Federated's Cunningham said, "We've got two different implementation dates in 2016. The major changes will occur in mid-October, but there are other changes that will occur in April that will maybe give will us some insight into what to expect from a cash flow perspective from customers. They are changes to reporting and disclosure. They will include reporting the information on the 4-digit mark-to-market NAV for all funds ... on a daily basis. We'll be able to see that information for all funds and our clients will be able to see that information, in addition to the posting of the weekly liquidity numbers on a daily basis, which are the basis off which the potential for a fee or gate could potentially be triggered. That additional disclosure ... might be the beginning of what would be insightful information for expected cash flow."
Also, Cunningham commented on the billions of assets industrywide that are being converted from Prime to Government funds in response to reforms (by our count, $263 billion). She noted that about 80% of the conversions are complete with another $40-$50 billion to convert. She said, "What that doesn't take into consideration are people who are in a Prime fund that may withdraw their balances from their prime fund and go into the Government space. There have been estimates that that could be several more hundreds of billions of dollars, but there is no firmness in those estimates. It seems to be a moving target."
Cunningham added that when reforms were first introduced, many clients were adamant that they would not be in liquidity products that had fees and gates or a floating NAV. She explained, "If you ask those same clients that same question today and you talk about yield spreads, there is much more potential interest and tolerance" for the unlikely occurrence of a fee or a gate being imposed, or mild volatility, given the potential for returns higher than a Government fund. "I think we still have a lot to learn and perhaps we start to learn some of that in April," she added. Carfang commented, "At Treasury Strategies, our clients clearly are less concerned about fees gates and floating NAV than they were six months ago ... nine months ago, and it's truly a question of spread between prime and government funds."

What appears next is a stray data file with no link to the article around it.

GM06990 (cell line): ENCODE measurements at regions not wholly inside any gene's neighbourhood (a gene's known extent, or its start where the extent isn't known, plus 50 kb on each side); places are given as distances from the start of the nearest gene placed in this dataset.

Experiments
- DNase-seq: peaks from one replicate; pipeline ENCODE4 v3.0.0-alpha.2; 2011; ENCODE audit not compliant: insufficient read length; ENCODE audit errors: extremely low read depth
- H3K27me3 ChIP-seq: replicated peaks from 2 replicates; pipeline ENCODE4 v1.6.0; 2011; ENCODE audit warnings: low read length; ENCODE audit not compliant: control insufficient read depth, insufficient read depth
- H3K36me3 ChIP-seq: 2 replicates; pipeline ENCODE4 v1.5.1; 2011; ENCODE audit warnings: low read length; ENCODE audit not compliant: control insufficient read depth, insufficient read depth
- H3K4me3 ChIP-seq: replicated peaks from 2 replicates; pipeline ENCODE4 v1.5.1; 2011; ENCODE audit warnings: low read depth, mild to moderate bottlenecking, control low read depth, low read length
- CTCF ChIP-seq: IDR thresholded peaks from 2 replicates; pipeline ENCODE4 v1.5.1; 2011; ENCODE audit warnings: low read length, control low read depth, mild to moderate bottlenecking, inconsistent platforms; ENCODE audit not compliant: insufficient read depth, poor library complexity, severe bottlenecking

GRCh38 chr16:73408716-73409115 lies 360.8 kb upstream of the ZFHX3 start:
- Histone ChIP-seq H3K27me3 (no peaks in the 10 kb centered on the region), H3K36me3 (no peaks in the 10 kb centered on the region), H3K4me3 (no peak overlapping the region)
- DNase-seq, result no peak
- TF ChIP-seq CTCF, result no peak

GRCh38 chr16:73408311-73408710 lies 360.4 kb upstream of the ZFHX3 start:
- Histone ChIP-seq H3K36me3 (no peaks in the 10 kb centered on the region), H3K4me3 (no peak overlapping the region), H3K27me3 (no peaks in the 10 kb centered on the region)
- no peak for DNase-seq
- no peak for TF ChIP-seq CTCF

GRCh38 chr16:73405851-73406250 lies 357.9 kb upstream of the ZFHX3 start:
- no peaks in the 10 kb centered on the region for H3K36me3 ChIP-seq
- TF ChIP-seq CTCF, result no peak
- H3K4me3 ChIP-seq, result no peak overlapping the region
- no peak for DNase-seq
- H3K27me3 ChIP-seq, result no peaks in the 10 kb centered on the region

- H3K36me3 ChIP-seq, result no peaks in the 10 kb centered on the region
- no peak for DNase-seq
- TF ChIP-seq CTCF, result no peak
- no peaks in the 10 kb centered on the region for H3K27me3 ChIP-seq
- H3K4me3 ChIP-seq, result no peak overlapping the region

There was also some discussion of the High Yield bond fund market, specifically the Third Avenue Focused Credit Fund, which halted redemptions in December. Fitch's Merritt said that through research his firm did into the fund, he found it to be "a bit of an outlier.... It was clear that the Third Avenue fund had a very high portion of its assets in what would appear to be in distressed or less liquid assets, whereas that's not the case for most other high yield funds." He said it may have been the case of essentially a hedge fund operating as an open-ended mutual fund.